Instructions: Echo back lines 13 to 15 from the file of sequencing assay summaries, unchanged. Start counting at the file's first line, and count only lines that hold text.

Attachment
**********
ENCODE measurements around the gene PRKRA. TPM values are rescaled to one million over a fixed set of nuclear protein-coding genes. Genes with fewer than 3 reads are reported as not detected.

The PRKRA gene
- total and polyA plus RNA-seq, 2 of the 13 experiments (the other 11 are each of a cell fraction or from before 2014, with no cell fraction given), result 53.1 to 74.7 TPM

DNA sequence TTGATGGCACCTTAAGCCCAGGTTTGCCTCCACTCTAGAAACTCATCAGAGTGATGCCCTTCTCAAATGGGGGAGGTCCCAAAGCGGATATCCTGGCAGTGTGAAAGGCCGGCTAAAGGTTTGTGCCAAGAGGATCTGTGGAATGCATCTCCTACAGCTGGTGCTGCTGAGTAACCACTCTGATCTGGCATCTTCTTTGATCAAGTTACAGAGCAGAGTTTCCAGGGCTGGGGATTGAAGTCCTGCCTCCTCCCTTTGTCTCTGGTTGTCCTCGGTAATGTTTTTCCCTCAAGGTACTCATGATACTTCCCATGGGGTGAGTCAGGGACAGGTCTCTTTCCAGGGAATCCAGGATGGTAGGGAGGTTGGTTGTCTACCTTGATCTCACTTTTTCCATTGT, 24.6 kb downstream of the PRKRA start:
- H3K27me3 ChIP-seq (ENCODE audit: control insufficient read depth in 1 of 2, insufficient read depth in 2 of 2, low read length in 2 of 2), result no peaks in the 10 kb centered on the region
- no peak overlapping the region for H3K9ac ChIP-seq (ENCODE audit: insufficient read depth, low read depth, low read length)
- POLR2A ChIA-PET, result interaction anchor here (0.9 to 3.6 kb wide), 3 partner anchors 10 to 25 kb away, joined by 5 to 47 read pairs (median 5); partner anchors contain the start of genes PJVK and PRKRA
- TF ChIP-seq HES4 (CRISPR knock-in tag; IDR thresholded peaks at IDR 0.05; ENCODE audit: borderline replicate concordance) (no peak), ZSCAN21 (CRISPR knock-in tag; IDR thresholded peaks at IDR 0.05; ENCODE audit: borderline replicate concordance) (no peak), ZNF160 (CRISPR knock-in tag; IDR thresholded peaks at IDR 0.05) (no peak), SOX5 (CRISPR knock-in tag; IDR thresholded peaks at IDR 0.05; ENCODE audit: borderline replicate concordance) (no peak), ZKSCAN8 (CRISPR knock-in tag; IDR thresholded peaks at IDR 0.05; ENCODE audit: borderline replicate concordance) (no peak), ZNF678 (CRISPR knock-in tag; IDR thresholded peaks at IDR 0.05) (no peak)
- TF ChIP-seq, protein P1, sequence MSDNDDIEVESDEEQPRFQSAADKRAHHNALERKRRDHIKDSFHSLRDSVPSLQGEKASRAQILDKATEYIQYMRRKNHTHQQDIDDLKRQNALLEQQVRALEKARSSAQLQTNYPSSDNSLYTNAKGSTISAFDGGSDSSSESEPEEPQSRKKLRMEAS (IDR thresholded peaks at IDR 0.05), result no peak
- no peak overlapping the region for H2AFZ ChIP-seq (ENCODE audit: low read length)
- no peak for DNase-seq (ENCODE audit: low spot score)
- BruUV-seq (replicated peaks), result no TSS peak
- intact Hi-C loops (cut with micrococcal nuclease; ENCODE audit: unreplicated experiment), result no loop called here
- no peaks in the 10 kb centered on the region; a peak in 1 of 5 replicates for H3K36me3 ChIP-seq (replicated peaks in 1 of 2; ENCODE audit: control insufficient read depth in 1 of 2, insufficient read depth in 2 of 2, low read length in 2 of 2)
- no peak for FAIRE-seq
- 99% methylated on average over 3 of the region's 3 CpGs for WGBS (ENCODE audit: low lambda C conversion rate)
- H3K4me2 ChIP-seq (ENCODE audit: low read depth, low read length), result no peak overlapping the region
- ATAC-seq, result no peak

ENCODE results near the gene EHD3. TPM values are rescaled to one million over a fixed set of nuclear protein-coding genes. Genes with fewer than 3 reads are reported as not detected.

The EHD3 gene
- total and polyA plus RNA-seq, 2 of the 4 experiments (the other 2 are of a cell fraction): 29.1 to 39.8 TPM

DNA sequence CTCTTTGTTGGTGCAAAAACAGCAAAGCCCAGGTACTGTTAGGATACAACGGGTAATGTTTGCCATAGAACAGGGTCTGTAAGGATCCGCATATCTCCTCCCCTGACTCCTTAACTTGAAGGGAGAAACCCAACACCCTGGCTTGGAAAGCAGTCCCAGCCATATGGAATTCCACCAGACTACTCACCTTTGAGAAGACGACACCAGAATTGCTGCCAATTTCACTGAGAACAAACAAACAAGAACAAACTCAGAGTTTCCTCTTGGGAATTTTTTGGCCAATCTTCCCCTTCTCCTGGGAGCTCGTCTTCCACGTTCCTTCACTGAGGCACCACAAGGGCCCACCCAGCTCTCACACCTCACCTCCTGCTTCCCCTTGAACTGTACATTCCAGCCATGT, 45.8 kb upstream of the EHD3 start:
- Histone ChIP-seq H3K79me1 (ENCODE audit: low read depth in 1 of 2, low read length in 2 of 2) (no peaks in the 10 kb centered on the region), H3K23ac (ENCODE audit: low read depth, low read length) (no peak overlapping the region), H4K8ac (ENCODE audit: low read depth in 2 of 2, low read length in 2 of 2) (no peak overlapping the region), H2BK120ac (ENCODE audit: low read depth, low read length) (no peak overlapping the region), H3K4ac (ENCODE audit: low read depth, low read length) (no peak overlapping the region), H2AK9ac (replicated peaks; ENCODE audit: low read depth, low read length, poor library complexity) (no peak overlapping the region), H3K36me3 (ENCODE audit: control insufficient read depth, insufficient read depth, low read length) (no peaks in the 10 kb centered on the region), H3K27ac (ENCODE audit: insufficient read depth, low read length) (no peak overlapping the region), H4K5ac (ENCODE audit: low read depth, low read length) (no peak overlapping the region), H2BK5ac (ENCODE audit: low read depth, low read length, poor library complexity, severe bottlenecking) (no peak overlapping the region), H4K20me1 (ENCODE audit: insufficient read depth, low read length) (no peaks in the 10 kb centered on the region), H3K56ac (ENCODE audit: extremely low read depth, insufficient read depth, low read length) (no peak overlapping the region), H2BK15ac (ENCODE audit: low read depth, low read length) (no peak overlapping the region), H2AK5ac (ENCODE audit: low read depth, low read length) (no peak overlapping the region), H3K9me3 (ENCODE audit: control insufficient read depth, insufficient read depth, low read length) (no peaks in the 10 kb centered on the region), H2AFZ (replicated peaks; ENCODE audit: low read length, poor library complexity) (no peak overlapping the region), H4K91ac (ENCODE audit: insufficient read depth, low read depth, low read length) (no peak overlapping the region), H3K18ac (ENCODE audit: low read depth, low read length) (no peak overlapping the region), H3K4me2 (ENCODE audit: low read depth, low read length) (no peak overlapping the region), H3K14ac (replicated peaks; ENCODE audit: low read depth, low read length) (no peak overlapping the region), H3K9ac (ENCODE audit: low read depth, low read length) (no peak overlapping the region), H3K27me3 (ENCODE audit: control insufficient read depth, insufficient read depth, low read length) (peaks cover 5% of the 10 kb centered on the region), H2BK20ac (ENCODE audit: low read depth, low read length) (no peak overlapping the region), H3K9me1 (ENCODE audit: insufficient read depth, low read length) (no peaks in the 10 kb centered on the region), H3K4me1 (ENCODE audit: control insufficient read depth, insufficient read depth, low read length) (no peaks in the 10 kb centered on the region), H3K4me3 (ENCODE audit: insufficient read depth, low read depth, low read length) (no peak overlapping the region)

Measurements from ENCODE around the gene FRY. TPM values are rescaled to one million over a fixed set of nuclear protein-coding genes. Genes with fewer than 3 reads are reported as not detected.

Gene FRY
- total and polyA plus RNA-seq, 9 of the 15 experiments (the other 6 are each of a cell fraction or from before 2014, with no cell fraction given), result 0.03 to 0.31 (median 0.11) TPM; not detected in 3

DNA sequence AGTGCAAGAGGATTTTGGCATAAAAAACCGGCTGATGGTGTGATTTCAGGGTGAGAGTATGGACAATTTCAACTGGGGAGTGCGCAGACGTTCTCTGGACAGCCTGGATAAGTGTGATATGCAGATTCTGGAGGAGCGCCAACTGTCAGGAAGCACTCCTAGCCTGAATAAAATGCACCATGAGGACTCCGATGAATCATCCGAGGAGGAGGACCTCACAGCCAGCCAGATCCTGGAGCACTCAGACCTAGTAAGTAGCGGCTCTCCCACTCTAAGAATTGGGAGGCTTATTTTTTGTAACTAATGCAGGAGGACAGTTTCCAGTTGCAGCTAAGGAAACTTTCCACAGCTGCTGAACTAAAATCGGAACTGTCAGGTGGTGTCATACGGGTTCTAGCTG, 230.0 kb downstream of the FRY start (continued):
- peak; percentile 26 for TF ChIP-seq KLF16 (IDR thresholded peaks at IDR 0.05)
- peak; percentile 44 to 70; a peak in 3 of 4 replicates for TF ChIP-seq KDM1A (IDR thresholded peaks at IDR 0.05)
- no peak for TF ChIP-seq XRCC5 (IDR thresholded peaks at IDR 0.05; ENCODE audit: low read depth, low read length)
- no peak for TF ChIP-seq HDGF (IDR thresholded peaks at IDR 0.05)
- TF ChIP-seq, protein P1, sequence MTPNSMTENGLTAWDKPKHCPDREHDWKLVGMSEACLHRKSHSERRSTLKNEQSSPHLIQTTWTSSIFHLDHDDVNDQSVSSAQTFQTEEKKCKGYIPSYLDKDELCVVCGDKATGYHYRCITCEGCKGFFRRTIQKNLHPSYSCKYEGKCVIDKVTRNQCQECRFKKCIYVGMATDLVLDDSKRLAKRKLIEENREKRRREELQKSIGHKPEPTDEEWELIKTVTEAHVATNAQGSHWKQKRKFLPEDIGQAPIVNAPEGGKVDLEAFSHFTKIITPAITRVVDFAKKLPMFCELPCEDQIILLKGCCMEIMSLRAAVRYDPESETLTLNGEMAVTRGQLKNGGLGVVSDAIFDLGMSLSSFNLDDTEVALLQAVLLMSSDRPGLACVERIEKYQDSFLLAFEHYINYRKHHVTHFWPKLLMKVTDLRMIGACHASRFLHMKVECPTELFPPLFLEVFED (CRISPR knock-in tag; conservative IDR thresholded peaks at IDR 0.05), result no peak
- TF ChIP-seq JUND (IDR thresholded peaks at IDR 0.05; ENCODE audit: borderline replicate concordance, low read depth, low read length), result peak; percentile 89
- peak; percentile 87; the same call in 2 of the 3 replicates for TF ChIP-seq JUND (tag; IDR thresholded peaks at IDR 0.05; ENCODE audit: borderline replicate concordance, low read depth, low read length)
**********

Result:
- intact Hi-C loops (cut with micrococcal nuclease; ENCODE audit: unreplicated experiment), result no loop called here
- no peaks in the 10 kb centered on the region; a peak in 1 of 5 replicates for H3K36me3 ChIP-seq (replicated peaks in 1 of 2; ENCODE audit: control insufficient read depth in 1 of 2, insufficient read depth in 2 of 2, low read length in 2 of 2)
- no peak for FAIRE-seq